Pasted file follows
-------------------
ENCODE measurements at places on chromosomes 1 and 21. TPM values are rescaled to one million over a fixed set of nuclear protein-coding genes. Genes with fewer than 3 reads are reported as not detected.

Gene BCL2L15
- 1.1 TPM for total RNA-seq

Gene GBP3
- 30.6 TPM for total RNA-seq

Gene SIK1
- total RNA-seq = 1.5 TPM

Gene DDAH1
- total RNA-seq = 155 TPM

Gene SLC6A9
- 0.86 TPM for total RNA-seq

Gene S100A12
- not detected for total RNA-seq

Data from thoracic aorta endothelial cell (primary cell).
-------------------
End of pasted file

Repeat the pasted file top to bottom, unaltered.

ENCODE measurements at places on chromosomes 1 and 21. TPM values are rescaled to one million over a fixed set of nuclear protein-coding genes. Genes with fewer than 3 reads are reported as not detected.

Gene BCL2L15
- 1.1 TPM for total RNA-seq

Gene GBP3
- 30.6 TPM for total RNA-seq

Gene SIK1
- total RNA-seq = 1.5 TPM

Gene DDAH1
- total RNA-seq = 155 TPM

Gene SLC6A9
- 0.86 TPM for total RNA-seq

Gene S100A12
- not detected for total RNA-seq

Data from thoracic aorta endothelial cell (primary cell).